Deere Builds a Ford Plow: The John Deere 40

Reader Contribution by Sam Moore
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When Henry Ford introduced his Fordson Model F tractor to the American farmer in 1918, he fulfilled his desire, as stated in the early 1900’s, “to lift the burden of farming from flesh and blood and put it on steel and motors.” By the time Fordson production in the United States ceased in 1928, close to 750,000 of the machines had been manufactured.

Ford built only the tractor, declaring in early 1918 that he didn’t want to sell implements and that they should be made and sold by the present implement people. The immediate popularity of the Fordson, and the lack of Ford built implements, caused the mouths of many farm machinery builders to water. They saw a huge market for their machines, and especially for plows. Henry considered his tractor a replacement for horses and felt that existing horsedrawn implements would be satisfactory, however it soon became obvious that more heavily built tractor plows were needed.

In 1918 Ford promised to sell a Fordson tractor and a 2-bottom plow from the Oliver Chilled Plow Works for $875, an attractive package price. This was news to Oliver’s management who hadn’t been consulted about the deal. Oliver did then get on board and advertised their Oliver No. 7 Gang plow, in addition to the No. 14 Two Way Plow and the No. 76 Middlebreaker, as “Special Fordson Farming Equipment.” Ford didn’t permit his dealers, many of them automobile agencies, to handle any farm machinery except for “approved” items such as the Oliver plows and Roderick Lean discs.

Another big-time plow maker, Deere & Co., flirted with Ford all through 1918. In March of that year, after several years of trying to develop a tractor of their own, Deere bought the Waterloo Gas Engine Company and its Waterloo Boy tractor. Deere’s Plow Works, along with sales manager Frank Silloway, were excited about the Waterloo purchase since it would mean more plow sales in the future. However, only about 4000 Waterloo Boys had been sold in 1917 and yearly sales were projected to remain flat. Meanwhile, all the experts were predicting runaway sales of the Fordson; W.R. Morgan, manager of Deere’s Harvester Works, said, “I think they will sell thousands of the Ford tractors as soon as they are on the market.” Silloway and Plow Works manager H.B. Dineen got their heads together and worked to develop a strong, light, 2-bottom tractor plow especially for small tractors such as the Fordson.

In early 1918 the plowing demonstrations put on by Ford featured Oliver plows, but in March Dineen met with Henry and Edsel Ford, who liked the Deere plow — primarily because it was 180 pounds lighter than Oliver’s. Ford asked that a set of the Deere plows be sent to Dearborn for testing and Silloway exulted: “The chances are we should build and sell fifteen to twenty thousand Ford tractor plows a year.” At a meeting in May, Ford indicated the Deere plow was satisfactory and things looked rosy for Silloway, but Deere executives weren’t sold on the idea and debated the issue all that summer.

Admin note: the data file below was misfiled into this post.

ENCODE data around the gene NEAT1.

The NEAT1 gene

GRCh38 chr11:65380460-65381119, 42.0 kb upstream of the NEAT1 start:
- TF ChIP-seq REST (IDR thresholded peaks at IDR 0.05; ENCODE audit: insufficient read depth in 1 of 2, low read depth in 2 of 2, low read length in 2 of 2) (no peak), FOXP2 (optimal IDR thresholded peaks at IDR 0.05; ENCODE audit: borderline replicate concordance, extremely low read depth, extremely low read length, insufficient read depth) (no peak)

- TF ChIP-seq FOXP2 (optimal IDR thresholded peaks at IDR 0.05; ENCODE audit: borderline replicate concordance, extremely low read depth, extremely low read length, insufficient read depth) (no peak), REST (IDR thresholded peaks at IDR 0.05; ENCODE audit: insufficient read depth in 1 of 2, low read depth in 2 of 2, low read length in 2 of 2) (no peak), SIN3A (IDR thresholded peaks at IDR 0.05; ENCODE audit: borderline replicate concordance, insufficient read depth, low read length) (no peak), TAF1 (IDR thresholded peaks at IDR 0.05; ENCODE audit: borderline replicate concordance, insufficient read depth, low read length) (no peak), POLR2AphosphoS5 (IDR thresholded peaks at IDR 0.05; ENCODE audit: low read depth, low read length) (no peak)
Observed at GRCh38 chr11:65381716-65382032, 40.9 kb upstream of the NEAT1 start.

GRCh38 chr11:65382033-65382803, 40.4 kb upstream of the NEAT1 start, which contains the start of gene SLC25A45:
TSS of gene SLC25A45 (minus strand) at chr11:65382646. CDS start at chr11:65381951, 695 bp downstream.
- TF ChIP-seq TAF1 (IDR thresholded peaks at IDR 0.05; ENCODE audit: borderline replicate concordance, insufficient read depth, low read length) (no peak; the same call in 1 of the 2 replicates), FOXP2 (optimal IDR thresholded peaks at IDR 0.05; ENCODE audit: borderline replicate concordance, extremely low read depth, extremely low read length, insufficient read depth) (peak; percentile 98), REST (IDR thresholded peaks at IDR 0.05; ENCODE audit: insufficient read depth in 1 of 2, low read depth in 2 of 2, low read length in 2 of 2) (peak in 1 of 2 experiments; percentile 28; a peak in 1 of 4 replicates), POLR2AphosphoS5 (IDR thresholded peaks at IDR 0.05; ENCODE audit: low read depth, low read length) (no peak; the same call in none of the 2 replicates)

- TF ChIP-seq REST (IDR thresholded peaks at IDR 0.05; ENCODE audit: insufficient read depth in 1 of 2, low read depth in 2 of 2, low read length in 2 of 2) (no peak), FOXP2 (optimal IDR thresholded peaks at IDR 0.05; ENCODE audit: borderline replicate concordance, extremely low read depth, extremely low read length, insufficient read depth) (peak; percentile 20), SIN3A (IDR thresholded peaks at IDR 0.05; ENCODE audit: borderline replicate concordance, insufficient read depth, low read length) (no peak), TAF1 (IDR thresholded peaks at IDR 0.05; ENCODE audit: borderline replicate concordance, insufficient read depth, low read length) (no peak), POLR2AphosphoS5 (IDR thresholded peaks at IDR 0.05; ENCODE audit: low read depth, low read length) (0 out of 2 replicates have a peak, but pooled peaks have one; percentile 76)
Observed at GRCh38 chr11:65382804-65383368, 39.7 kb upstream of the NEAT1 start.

Deere Vice President C.C. Webber generally was against selling through any outside distributors such as the Ford agents. However, he thought maybe the little Ford plow might be another matter, saying: “… if we do not make an arrangement with Ford, it may be that we will lose the sale of a lot of plows without doing our agents much good …” Webber also wasn’t sold on the worth of the Fordson, as he felt the materials used in its manufacture, in light of wartime shortages, might better be used for other (more important) purposes.

Finally, in September of 1918, the Board of Directors voted to not use any outside agents, including Ford. Theo Brown saw Ford in November and was told that “(Deere) had missed the big opportunity in not selling plows to Fordson distributors.”

Ford continued to encourage Deere to develop a small plow for the Fordson, saying at one point that: “You (Deere) could build a hundred million of them.” During 1920 Deere tested the No. 40 plow with the “Self-Adjusting Hitch” and, after approval by Ford, began to build them in quantity. A 1921 ad calls the No. 40: “The Plow the Fordson Needs” and goes on to say, “The John Deere No. 40 Tractor Plow, built especially for use with the Fordson Tractor, gives Fordson owners real plowing economy.”

An ad for the John Deere No. 40 Fordson plow. [From the Feb. 7, 1925 issue of Country Gentleman magazine in the author’s collection]

The John Deere No. 40 tractor plow stayed in the lineup well into the 1930’s, but after about 1925 it was renamed the No. 40C and all reference to the Fordson tractor was dropped. Later ads called the No. 40C: “The only plow built for small tractors, with the great draft-reducing combination of self-adjusting hitch and rolling landside.” 

I don’t know how many No. 40 plows were sold for use behind Fordson tractors, but chances are there were a lot. After a couple of disastrous years during the 1920-’21 depression (only 79 Waterloo Boy tractors had been sold in all of 1921), Deere introduced the John Deere Model D in 1923. The new tractor was an instant success; by 1925 the tractor operation was in the black, and the sale of plows to go behind Fordson tractors wasn’t nearly as important to Silloway, now Vice President of Marketing, as it had been in 1918.

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